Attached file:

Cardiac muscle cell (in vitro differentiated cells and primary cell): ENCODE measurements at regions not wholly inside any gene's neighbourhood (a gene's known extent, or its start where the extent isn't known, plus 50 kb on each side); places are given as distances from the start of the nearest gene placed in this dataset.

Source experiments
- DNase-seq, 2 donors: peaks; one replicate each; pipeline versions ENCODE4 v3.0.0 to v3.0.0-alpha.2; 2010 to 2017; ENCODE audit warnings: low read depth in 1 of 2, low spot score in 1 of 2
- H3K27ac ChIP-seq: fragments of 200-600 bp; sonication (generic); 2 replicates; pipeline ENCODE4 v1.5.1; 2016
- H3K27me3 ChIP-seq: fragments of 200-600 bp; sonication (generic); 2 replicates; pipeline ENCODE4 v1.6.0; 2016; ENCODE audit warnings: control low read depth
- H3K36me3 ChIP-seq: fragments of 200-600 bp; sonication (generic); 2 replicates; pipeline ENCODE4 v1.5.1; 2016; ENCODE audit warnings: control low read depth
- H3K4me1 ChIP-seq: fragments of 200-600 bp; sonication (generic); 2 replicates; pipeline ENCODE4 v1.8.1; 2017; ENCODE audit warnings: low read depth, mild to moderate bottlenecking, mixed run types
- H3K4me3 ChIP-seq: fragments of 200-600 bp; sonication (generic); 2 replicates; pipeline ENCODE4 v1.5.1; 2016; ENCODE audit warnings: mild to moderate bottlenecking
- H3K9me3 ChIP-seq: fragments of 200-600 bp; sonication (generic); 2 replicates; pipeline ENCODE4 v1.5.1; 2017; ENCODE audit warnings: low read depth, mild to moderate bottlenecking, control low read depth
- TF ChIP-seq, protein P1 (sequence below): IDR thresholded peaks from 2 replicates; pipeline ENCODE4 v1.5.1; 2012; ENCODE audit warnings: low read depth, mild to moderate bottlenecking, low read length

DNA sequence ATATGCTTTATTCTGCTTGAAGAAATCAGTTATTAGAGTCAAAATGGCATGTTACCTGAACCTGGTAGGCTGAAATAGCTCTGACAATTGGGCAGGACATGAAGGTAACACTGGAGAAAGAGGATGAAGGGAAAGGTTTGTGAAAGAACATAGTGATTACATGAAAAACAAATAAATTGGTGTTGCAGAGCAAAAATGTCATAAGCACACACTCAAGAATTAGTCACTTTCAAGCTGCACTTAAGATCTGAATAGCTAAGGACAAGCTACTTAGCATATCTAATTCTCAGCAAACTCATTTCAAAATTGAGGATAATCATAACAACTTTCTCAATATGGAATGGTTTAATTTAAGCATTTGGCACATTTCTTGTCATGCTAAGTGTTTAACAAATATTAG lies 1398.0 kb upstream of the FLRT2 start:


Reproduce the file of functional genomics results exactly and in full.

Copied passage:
Cardiac muscle cell (in vitro differentiated cells and primary cell): ENCODE measurements at regions not wholly inside any gene's neighbourhood (a gene's known extent, or its start where the extent isn't known, plus 50 kb on each side); places are given as distances from the start of the nearest gene placed in this dataset.

Source experiments
- DNase-seq, 2 donors: peaks; one replicate each; pipeline versions ENCODE4 v3.0.0 to v3.0.0-alpha.2; 2010 to 2017; ENCODE audit warnings: low read depth in 1 of 2, low spot score in 1 of 2
- H3K27ac ChIP-seq: fragments of 200-600 bp; sonication (generic); 2 replicates; pipeline ENCODE4 v1.5.1; 2016
- H3K27me3 ChIP-seq: fragments of 200-600 bp; sonication (generic); 2 replicates; pipeline ENCODE4 v1.6.0; 2016; ENCODE audit warnings: control low read depth
- H3K36me3 ChIP-seq: fragments of 200-600 bp; sonication (generic); 2 replicates; pipeline ENCODE4 v1.5.1; 2016; ENCODE audit warnings: control low read depth
- H3K4me1 ChIP-seq: fragments of 200-600 bp; sonication (generic); 2 replicates; pipeline ENCODE4 v1.8.1; 2017; ENCODE audit warnings: low read depth, mild to moderate bottlenecking, mixed run types
- H3K4me3 ChIP-seq: fragments of 200-600 bp; sonication (generic); 2 replicates; pipeline ENCODE4 v1.5.1; 2016; ENCODE audit warnings: mild to moderate bottlenecking
- H3K9me3 ChIP-seq: fragments of 200-600 bp; sonication (generic); 2 replicates; pipeline ENCODE4 v1.5.1; 2017; ENCODE audit warnings: low read depth, mild to moderate bottlenecking, control low read depth
- TF ChIP-seq, protein P1 (sequence below): IDR thresholded peaks from 2 replicates; pipeline ENCODE4 v1.5.1; 2012; ENCODE audit warnings: low read depth, mild to moderate bottlenecking, low read length

DNA sequence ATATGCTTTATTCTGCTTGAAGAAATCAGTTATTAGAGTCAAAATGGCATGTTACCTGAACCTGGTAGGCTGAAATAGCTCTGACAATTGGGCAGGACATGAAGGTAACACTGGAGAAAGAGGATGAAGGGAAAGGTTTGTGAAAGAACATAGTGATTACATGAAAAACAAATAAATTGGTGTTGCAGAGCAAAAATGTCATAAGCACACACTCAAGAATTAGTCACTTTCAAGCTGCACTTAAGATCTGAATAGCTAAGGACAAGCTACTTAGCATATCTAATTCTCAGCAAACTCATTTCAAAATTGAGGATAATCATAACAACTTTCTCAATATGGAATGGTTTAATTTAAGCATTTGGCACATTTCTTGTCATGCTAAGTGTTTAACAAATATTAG lies 1398.0 kb upstream of the FLRT2 start: